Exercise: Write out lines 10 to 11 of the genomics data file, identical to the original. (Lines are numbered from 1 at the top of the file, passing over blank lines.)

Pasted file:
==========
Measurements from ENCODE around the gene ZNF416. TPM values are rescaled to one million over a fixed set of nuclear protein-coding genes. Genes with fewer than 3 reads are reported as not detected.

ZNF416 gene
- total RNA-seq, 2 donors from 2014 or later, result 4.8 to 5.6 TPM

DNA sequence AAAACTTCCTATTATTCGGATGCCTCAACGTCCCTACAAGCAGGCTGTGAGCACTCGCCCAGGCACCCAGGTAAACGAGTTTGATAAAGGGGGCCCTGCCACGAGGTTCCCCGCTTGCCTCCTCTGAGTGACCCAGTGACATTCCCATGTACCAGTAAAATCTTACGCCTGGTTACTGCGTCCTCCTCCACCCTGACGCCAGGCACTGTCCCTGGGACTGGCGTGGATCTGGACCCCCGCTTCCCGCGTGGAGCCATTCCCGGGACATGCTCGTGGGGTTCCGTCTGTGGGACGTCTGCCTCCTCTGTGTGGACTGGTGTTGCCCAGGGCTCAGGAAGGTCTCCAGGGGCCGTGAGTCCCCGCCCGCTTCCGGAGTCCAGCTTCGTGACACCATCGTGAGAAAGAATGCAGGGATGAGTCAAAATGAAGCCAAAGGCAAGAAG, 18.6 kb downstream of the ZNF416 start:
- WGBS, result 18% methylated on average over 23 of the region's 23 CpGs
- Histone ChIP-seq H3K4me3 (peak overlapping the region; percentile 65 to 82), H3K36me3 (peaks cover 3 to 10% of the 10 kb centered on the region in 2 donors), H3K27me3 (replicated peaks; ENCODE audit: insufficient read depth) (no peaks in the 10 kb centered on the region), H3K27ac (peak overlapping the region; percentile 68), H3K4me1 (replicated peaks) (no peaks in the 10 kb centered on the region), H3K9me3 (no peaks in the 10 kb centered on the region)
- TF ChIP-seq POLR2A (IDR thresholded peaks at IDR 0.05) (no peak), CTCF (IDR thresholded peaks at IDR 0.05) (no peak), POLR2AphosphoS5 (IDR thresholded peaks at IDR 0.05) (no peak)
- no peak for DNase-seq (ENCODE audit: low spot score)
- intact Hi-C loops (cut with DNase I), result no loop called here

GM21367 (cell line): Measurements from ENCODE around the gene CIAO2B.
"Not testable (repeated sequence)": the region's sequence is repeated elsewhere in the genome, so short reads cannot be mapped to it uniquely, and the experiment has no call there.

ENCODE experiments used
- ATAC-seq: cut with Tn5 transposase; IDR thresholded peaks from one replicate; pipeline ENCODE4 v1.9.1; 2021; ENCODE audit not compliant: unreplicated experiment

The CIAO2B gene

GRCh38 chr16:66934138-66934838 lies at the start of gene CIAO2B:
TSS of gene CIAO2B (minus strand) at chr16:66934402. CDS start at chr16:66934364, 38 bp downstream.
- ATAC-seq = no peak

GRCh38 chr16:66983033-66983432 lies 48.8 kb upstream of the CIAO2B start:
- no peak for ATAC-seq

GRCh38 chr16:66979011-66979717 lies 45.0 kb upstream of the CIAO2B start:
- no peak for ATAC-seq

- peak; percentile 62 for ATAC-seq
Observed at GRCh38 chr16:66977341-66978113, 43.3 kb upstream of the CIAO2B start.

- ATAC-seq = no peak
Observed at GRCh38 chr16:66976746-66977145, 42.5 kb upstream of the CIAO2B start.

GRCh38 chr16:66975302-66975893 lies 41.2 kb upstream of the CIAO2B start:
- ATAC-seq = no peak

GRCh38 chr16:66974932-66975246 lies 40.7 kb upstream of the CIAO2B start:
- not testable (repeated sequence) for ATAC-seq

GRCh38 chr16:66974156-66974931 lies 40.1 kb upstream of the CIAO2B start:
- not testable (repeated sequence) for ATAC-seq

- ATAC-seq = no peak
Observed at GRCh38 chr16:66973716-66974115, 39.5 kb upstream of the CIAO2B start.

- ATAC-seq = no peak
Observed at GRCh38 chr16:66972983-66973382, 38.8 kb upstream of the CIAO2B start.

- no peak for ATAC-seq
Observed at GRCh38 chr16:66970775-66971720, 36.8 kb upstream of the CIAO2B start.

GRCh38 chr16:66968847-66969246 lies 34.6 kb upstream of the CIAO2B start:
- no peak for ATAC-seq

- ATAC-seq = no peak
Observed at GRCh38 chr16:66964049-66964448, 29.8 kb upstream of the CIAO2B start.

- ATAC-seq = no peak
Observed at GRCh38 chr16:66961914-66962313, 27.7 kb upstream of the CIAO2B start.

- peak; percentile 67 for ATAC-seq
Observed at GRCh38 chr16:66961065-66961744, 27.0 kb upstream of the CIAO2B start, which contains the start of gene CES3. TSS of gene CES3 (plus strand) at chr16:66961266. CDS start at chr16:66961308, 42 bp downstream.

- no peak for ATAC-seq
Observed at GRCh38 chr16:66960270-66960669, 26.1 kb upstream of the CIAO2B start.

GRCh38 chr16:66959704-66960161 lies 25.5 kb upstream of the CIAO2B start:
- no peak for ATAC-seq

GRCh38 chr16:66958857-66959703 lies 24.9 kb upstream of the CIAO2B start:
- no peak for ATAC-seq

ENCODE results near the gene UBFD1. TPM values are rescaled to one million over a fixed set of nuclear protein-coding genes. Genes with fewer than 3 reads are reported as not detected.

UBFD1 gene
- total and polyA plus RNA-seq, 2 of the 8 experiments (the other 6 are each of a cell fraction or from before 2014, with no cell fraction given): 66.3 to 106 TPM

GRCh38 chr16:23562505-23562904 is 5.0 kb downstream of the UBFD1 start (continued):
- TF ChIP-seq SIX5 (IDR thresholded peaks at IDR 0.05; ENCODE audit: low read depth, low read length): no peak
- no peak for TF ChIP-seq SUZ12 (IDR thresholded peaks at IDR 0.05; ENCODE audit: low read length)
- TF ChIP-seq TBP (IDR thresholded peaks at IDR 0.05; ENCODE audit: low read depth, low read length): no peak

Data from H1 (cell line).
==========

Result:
GM21367 (cell line): Measurements from ENCODE around the gene CIAO2B.
"Not testable (repeated sequence)": the region's sequence is repeated elsewhere in the genome, so short reads cannot be mapped to it uniquely, and the experiment has no call there.